The two story brick building is built upon a high basement features a tall tower over the front entrance. Externally, above the basement level is a stone water table and also a cornice at the eave line of the hipped roof. At the main entrance is a one story porch supported with four square brick columns and topped by a balustrade. The clock tower features square pilasters with Ionic and Doric caps. A rear annex was added to the rear in 1979.
Monday, June 5, 2017
Located at the northern end of Calhoun is this memorial arch honoring soldiers. The arch is at a small triangular park where highway US41 (old Dixie Highway) meets GA225. The Arch and nearby Sequoyah statue were funded by the Calhoun Women's Club in 1927. The statues were made by JL Mott Iron Works in New York. The stone masonry was completed by W. Laurens Hillhouse.
One one side is a Confederate Memorial which commemorates the Battle of Resaca which was fought near here on May 14-15, 1864. On the other side, "Calhoun honors her World War Heroes 1917-1918" featuring a Doughboy statue.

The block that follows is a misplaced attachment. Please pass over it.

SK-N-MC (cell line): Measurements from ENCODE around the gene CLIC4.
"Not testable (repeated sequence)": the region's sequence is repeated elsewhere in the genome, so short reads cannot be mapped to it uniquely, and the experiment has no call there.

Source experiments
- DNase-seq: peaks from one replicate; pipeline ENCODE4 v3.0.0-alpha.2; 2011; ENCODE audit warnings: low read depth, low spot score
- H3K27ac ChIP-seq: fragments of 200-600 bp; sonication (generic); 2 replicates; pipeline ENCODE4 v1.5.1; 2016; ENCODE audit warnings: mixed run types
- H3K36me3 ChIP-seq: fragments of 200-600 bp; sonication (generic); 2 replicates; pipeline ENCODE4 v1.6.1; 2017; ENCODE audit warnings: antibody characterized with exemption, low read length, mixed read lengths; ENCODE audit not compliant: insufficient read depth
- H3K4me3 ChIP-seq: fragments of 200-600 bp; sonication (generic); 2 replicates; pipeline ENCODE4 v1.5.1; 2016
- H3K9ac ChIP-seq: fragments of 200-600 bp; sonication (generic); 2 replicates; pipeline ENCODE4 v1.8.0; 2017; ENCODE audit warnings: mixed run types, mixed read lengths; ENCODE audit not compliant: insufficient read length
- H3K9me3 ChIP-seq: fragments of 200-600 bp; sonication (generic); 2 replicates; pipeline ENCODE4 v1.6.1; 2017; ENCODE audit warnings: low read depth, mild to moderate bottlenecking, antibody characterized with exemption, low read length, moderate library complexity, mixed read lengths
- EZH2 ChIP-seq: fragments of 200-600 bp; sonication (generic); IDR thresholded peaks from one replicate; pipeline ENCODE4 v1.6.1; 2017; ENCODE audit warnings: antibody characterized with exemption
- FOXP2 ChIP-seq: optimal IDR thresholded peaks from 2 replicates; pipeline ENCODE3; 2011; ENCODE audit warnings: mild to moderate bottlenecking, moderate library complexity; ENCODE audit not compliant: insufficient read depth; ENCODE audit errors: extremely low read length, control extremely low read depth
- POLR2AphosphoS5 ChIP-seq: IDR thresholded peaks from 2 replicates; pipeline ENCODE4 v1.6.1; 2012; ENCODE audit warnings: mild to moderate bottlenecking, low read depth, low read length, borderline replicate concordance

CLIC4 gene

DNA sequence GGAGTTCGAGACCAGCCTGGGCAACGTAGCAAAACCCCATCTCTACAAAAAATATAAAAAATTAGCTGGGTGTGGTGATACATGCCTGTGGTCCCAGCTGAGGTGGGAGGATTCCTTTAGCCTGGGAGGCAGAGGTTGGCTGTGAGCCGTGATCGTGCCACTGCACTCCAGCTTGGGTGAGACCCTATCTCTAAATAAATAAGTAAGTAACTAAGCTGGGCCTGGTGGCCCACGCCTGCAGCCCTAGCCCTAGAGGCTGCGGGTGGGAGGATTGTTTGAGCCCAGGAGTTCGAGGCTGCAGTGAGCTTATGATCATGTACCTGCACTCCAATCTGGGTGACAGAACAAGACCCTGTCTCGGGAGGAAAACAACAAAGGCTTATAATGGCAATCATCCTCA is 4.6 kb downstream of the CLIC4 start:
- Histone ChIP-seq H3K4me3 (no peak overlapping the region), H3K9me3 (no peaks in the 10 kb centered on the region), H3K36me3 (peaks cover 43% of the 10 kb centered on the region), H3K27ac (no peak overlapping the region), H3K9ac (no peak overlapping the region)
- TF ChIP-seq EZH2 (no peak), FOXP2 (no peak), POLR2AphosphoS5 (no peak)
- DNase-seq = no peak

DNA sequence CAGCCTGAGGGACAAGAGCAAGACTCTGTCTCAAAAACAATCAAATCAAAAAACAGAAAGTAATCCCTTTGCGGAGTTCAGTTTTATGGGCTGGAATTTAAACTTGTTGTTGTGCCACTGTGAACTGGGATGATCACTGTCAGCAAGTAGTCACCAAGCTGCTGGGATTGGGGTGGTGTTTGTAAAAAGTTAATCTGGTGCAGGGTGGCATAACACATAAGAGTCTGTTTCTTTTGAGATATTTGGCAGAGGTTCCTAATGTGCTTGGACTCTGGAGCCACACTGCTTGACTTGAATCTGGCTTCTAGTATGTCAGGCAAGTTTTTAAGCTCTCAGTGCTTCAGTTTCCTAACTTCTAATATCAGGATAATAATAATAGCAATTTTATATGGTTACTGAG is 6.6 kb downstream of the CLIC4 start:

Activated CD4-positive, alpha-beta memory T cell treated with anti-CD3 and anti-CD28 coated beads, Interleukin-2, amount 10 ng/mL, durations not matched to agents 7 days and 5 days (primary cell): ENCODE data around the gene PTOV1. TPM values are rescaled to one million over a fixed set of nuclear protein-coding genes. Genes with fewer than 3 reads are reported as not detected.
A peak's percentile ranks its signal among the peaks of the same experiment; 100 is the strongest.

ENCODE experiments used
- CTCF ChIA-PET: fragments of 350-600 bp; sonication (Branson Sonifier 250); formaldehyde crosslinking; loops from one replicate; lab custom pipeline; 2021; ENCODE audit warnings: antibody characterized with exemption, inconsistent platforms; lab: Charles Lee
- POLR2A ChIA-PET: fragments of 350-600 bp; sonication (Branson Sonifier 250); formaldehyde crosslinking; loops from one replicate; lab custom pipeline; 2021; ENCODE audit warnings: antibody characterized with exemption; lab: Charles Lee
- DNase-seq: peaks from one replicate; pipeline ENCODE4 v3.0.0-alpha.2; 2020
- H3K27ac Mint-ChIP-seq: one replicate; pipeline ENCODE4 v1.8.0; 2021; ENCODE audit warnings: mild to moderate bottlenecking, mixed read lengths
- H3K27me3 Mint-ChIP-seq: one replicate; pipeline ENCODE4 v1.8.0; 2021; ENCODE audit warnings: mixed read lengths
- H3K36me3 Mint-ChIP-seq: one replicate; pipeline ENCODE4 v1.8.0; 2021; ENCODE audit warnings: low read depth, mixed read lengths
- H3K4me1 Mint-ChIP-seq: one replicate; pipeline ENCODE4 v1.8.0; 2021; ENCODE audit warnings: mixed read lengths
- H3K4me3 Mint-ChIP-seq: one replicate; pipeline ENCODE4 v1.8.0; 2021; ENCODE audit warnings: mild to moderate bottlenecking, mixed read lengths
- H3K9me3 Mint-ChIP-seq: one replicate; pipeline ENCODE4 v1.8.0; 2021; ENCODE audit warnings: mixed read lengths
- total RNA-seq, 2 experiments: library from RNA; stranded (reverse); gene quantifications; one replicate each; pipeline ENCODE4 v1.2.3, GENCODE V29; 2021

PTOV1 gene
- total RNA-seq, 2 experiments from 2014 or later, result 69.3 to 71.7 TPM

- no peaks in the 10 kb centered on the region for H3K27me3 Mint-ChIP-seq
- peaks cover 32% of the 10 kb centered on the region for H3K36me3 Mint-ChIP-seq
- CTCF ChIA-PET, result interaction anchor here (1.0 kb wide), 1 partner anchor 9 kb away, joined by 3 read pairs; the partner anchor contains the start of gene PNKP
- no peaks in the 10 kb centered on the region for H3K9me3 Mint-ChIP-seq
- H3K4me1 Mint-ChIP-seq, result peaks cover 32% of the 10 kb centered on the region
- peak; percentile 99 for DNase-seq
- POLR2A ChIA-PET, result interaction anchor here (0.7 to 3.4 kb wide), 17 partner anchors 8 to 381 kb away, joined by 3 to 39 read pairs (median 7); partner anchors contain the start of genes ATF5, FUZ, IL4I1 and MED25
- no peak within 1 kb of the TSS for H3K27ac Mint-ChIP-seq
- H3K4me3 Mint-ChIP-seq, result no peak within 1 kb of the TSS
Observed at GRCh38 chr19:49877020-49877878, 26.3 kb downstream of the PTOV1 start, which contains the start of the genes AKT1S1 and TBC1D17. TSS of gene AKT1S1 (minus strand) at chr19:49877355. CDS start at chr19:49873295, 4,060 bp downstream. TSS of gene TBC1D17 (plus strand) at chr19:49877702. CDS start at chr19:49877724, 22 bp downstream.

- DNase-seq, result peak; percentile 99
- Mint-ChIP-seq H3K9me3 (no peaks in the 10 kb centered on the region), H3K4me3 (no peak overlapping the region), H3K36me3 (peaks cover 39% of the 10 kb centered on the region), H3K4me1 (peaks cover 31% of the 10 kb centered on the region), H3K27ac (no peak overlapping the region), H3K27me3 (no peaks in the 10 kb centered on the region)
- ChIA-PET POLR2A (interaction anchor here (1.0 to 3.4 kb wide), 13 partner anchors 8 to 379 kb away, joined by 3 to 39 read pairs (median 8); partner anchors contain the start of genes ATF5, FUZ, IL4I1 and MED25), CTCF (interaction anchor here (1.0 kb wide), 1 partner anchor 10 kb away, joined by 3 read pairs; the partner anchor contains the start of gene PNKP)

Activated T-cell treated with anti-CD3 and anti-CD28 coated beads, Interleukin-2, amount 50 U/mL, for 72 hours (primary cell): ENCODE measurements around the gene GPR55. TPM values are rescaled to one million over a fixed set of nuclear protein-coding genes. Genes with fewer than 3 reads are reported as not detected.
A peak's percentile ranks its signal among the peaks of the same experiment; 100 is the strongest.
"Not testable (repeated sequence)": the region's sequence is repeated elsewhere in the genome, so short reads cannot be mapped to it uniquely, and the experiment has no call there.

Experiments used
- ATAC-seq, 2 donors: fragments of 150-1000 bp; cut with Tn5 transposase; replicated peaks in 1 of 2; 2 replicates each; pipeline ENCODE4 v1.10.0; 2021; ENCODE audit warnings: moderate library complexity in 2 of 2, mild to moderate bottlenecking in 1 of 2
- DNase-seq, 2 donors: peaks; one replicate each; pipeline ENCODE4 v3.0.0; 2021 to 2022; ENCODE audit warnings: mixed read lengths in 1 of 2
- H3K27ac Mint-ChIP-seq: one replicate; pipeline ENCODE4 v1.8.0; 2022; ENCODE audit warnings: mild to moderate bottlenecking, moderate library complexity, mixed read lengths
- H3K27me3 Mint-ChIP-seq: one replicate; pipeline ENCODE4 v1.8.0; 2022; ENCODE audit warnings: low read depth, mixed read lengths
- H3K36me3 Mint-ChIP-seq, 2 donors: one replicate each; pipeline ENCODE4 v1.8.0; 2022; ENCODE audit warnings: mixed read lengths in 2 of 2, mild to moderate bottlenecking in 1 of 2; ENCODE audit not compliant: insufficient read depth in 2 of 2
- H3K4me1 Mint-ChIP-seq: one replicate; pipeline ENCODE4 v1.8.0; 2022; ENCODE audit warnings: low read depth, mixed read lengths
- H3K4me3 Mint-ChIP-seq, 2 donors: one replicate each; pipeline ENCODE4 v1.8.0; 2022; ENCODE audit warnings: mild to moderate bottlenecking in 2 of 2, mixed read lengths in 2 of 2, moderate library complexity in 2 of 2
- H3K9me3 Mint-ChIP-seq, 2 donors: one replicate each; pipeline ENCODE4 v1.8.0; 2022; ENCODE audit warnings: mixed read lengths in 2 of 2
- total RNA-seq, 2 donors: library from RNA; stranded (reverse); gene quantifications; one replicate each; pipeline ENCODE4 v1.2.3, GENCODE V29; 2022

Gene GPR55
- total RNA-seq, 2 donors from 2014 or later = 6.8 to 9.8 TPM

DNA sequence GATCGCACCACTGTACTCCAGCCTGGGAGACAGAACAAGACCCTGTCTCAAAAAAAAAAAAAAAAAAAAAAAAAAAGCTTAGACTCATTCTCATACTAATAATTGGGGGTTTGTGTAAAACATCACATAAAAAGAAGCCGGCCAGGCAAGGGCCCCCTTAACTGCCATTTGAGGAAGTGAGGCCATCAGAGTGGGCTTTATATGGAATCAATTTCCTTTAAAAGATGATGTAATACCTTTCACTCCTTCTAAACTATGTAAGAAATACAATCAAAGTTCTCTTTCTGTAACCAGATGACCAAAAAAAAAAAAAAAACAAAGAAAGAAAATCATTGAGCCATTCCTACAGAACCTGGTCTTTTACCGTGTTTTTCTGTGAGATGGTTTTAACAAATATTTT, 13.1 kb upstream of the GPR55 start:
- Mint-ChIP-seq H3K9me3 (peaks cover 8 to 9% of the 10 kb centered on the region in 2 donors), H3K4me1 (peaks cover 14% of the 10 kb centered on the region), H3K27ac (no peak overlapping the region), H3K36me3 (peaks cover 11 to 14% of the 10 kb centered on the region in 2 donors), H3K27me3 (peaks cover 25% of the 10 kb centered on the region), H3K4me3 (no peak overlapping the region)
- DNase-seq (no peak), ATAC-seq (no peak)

Sunday, June 4, 2017
Saturday, June 3, 2017
Late during the afternoon of May 8, 1925, Tom Lee steered his 28 ft skiff Zev upriver after delivering an official to Helena, Arkansas.
Also on the river was a steamboat, the M.E. Norman, carrying members of the Engineers Club of Memphis, the American Society of Civil Engineers, and their families. Lee witnessed the M.E. Norman capsize in the swift current 15 mi (24 km) downriver from Memphis at Cow Island Bend. Although he could not swim, he rescued 32 people with five trips to shore. Lee acted quickly, calmly and with no regard for his own safety, continuing to search after night fell. Because of his efforts, only 23 people died.
Today. Tom Lee Park is a city park located to the immediate west of downtown Memphis overlooking the Mississippi River. Encompassing about 30 acres parallel to the river for about one mile, it offers panoramic views of the river and the shores of Arkansas on the opposite side.
Tom Lee died of cancer in 1952. Two years later, the park was named in his honor and a granite obelisk was erected. In October 2006, a bronze sculpture by artist David Alan Clark was erected in the park to commemorate the event and to honor the civil hero. The sculpture depicts the rescue of a survivor saved from drowning in the Mississippi River.
In late May, a strong windstorm powered through Memphis which knocked over this monument and shattered it into many pieces. Read the full story and see a video here.
Friday, June 2, 2017
Thursday, June 1, 2017
"In Memory of a Man Who Walked Tall"
This city park is a couple of blocks away from his home and museum
This plaque at the park gives a short biography of his life as well as a relief portrait.